By those measures, Neguse scored 6.376 and Crow scored 4.52. The House Democrats ranking ahead of Neguse were Virginia Rep. Gerald Connelly, with a 7.142 score, and New York Rep. Carolyn Maloney, with 6.802. In fourth place was Connecticut Rep. Rosa DeLauro with a score of 5.653.

The other members of Colorado's congressional delegation fell back in the pack.

According to the study, in the House only Republican Ken Buck joined Neguse and Crow in exceeding expectations, with a score of 1.104 — good enough for 31st place among the chamber's 222 GOP lawmakers — while first-term Republican Lauren Boebert met expectations with a score of 0.292. The other members of Colorado's House delegation in the last Congress — Democrats Diana Degette and Ed Perlmutter and Republican Doug Lamborn — all scored lower and were classified as performing below expectations.

In the Senate, Democrat John Hickenlooper, who was sworn in at the start of the 117th Congress, scored 0.689, which the study's authors said met expectations, while Democrat Michael Bennet, who was elected last year to a third full term, fell below expectations with a score of 0.328.

Not everyone agrees with the center's system, with some noting that sponsoring bills isn't the one way to influence policy. Lamborn, for instance, as a member of the House Armed Services Committee who sits on the powerful strategic forces subcommittee — in the lasts Congress he was its ranking member, and this session he chairs the subcommittee — managed to insert dozens of amendments into the annual defense bill last year, notching achievements that aren't reflected in the center's scoring.

One of the studies authors, Craig Volden, a co-director of the center, said in a release that the study helps bring to light the kind of bipartisan lawmaking that often goes unnoticed.

"Our report highlights the Democrats and Republicans who have worked hard to tackle the nation's public policy challenges," he said. "While the 117th Congress was known for high-profile bipartisan efforts on issues from Ukraine to infrastructure to same-sex marriage, our work shows such bipartisanship extending behind the scenes."

"Contrary to popular perception," said the center's other co-director, Alan Wiseman, "there are serious lawmakers in Congress."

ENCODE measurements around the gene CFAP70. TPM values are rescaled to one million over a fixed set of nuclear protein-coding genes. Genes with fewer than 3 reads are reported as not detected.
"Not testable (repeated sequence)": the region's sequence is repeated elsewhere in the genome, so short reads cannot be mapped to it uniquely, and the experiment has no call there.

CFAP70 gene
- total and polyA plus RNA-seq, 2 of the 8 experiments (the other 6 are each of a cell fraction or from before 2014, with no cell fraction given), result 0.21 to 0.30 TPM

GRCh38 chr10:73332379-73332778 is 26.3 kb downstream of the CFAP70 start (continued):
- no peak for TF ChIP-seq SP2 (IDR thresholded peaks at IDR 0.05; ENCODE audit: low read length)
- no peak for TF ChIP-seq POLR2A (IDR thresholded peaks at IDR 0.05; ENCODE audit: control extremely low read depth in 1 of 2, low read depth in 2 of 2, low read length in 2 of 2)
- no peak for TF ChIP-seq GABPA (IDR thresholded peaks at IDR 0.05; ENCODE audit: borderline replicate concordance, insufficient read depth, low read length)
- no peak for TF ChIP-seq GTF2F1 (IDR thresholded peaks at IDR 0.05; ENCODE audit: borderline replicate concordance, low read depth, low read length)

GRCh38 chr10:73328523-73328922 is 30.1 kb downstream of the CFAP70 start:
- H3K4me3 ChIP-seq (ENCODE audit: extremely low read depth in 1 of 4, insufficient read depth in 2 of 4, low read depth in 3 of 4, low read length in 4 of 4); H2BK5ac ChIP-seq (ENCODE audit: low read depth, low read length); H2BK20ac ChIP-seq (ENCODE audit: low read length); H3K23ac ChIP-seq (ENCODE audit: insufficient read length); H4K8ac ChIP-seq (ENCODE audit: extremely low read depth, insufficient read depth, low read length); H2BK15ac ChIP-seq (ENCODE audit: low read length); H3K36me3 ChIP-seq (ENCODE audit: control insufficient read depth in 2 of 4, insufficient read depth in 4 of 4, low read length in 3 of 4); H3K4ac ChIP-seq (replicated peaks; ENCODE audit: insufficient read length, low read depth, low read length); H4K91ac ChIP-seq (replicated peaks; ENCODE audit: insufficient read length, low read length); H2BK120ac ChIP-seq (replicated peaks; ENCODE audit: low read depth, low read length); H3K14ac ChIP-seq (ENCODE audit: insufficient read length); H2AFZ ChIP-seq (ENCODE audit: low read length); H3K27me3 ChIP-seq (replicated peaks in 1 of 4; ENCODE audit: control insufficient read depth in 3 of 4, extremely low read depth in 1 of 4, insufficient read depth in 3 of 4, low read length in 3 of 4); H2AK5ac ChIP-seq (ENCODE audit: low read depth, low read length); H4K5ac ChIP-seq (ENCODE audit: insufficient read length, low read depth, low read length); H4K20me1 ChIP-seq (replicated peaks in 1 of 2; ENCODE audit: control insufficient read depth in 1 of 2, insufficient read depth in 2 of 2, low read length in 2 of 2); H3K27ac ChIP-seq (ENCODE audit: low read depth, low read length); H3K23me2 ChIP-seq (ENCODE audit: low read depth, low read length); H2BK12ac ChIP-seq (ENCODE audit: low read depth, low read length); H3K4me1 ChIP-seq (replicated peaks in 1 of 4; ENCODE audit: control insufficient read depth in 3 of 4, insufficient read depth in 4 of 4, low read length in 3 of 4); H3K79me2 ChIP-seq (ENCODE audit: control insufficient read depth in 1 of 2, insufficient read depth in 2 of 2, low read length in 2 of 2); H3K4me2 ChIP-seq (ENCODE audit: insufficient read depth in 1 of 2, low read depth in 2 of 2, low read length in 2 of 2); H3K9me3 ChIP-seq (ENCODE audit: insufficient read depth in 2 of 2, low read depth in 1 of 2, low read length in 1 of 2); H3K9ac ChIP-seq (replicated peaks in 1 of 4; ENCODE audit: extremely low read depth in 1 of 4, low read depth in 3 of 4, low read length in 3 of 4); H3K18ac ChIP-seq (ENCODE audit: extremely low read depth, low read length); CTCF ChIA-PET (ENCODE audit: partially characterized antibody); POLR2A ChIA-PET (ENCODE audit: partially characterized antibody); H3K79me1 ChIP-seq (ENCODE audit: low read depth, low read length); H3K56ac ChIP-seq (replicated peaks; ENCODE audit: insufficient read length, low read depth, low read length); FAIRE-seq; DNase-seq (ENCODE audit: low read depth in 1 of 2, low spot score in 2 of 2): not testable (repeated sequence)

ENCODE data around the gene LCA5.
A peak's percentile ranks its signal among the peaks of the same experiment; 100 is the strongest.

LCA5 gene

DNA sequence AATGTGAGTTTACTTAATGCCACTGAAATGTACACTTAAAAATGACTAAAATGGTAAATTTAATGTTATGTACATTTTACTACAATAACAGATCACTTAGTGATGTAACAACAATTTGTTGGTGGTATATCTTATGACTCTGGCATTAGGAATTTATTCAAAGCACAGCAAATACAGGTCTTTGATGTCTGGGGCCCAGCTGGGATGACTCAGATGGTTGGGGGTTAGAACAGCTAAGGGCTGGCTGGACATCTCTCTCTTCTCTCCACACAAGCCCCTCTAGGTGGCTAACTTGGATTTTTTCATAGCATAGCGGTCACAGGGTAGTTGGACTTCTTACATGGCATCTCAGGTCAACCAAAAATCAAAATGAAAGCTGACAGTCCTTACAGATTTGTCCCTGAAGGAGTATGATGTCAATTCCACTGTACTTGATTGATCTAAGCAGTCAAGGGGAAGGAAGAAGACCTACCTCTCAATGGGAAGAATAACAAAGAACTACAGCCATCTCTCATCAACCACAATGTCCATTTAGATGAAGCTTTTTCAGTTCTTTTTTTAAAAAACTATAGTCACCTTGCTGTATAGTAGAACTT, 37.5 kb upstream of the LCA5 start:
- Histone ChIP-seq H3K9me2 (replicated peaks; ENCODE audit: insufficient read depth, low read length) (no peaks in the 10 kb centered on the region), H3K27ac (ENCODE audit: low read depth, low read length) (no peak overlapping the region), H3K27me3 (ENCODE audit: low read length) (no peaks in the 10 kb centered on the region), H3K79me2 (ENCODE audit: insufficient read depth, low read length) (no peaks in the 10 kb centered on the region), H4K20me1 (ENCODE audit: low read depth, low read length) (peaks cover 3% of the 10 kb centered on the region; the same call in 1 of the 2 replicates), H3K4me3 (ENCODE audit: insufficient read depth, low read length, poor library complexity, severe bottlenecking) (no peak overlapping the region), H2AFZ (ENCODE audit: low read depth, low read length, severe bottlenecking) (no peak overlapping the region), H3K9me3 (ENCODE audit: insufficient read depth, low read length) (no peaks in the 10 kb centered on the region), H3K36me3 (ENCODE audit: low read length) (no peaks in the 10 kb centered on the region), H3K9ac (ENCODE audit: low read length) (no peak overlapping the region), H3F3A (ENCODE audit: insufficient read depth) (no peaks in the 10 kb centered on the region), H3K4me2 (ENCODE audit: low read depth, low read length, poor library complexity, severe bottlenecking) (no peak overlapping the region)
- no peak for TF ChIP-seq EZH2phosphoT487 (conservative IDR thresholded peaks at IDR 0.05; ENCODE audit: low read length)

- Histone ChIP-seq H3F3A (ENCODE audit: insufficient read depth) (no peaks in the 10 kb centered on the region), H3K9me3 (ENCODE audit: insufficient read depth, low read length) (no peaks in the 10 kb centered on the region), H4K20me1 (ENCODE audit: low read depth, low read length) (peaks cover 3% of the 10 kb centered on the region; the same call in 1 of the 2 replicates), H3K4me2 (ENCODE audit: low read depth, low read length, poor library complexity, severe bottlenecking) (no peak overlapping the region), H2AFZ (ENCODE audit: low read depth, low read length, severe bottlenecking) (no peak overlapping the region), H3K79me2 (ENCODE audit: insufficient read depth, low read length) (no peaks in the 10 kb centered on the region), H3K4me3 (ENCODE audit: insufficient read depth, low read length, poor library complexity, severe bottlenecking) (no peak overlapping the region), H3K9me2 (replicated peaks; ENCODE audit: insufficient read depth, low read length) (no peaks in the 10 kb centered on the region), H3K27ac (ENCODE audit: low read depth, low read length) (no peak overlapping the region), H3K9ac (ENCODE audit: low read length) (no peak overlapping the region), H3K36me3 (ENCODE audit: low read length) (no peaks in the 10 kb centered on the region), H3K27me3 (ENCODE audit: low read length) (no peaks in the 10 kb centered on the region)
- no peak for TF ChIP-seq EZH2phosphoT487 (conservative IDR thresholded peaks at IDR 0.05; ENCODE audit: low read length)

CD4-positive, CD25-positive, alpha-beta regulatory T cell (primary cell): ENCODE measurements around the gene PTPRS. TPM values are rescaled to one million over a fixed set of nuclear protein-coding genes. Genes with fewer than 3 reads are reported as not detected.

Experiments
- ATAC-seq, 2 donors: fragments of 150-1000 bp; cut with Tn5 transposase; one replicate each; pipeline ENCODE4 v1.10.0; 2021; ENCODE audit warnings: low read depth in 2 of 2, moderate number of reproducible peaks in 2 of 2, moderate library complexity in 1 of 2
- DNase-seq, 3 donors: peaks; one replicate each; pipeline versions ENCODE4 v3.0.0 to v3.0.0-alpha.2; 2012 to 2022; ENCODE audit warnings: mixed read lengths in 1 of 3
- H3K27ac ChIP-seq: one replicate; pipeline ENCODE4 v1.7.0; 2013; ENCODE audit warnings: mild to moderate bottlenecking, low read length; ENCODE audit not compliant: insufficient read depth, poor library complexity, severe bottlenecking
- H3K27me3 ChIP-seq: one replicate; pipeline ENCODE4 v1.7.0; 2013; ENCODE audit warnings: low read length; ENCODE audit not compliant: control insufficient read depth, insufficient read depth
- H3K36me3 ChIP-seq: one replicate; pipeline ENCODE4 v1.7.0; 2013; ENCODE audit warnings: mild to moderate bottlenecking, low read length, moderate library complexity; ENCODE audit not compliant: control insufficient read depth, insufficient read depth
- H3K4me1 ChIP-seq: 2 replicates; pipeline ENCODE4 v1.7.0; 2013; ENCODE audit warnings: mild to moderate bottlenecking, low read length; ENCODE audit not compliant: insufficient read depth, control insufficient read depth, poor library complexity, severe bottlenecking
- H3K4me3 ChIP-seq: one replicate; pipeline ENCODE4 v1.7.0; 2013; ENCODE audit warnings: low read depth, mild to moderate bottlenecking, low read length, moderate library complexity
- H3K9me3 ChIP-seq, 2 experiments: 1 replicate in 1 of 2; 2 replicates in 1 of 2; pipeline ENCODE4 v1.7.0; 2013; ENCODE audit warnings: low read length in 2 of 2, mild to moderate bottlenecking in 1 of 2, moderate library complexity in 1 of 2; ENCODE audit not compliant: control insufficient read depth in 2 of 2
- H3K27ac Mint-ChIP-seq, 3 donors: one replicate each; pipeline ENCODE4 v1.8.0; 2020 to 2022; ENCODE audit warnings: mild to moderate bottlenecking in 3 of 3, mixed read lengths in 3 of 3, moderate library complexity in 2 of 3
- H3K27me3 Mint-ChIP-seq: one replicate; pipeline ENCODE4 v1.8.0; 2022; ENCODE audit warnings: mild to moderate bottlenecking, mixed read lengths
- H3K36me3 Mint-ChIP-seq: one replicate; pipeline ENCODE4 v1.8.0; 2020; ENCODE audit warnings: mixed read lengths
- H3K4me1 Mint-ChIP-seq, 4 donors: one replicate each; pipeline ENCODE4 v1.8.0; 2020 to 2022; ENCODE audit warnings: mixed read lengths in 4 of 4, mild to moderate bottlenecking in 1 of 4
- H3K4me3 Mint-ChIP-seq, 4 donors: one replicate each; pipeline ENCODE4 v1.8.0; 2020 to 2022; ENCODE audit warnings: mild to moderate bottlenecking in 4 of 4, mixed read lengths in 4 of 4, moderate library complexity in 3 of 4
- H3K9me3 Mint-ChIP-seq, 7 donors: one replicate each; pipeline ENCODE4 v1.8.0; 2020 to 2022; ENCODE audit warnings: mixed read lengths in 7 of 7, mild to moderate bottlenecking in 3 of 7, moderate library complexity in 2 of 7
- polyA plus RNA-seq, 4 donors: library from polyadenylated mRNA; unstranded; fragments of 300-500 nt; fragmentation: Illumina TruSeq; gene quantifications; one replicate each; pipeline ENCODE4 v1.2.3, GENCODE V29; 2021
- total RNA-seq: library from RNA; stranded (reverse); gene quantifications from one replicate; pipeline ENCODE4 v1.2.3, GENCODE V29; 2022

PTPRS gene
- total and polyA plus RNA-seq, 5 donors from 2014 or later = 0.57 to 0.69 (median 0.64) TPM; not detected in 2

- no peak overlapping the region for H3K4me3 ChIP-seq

Neguse said he's holding out hope that he can maintain the pace under the new Republican majority in this Congress.

"We're going to make every effort to get our bills across the finish line, irrespective of where the political winds are heading here in Washington," he said, noting that he was able to pass plenty of bills in his first term when former President Trump was in office and the GOP controlled the Senate.

"We're always committed to working in good faith with folks across the aisle and finding partners to develop common-sense solutions on some of these challenges that we face as a country and certainly as a state," he said. "And I think that's in part why we've been able to get as many bills across the finish line as we have."

"I will say," Neguse continued, "reflecting on the first three months of the 118th Congress, it has been incredibly frustrating for an active office like ours, to see the the sort of snail's pace of legislation on the floor. The reality is, the volume of bills that have been passed by the House in the last three months pales in comparison to the start of virtually every Congress in the last 25 years, so it has not been a particularly productive start in the 118 Congress. That's unfortunate. I'm hoping my colleagues on their side of the aisle will pick up the pace, and we're certainly trying to motivate them to do that."

Ernest Luning has covered politics for Colorado Politics and its predecessor publication, The Colorado Statesman, since 2009. He's analyzed the exploits, foibles and history of state campaigns and politicians since 2018 in the weekly Trail Mix column.